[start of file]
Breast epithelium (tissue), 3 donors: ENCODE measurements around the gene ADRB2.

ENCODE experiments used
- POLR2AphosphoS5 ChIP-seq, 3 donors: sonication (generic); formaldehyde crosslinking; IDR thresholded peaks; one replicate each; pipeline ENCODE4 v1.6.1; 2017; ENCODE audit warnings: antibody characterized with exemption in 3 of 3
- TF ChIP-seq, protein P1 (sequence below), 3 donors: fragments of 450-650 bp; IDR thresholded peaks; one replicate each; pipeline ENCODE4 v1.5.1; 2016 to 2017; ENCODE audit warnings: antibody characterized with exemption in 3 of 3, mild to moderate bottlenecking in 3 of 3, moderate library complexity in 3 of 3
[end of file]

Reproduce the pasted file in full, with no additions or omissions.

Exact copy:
Breast epithelium (tissue), 3 donors: ENCODE measurements around the gene ADRB2.

ENCODE experiments used
- POLR2AphosphoS5 ChIP-seq, 3 donors: sonication (generic); formaldehyde crosslinking; IDR thresholded peaks; one replicate each; pipeline ENCODE4 v1.6.1; 2017; ENCODE audit warnings: antibody characterized with exemption in 3 of 3
- TF ChIP-seq, protein P1 (sequence below), 3 donors: fragments of 450-650 bp; IDR thresholded peaks; one replicate each; pipeline ENCODE4 v1.5.1; 2016 to 2017; ENCODE audit warnings: antibody characterized with exemption in 3 of 3, mild to moderate bottlenecking in 3 of 3, moderate library complexity in 3 of 3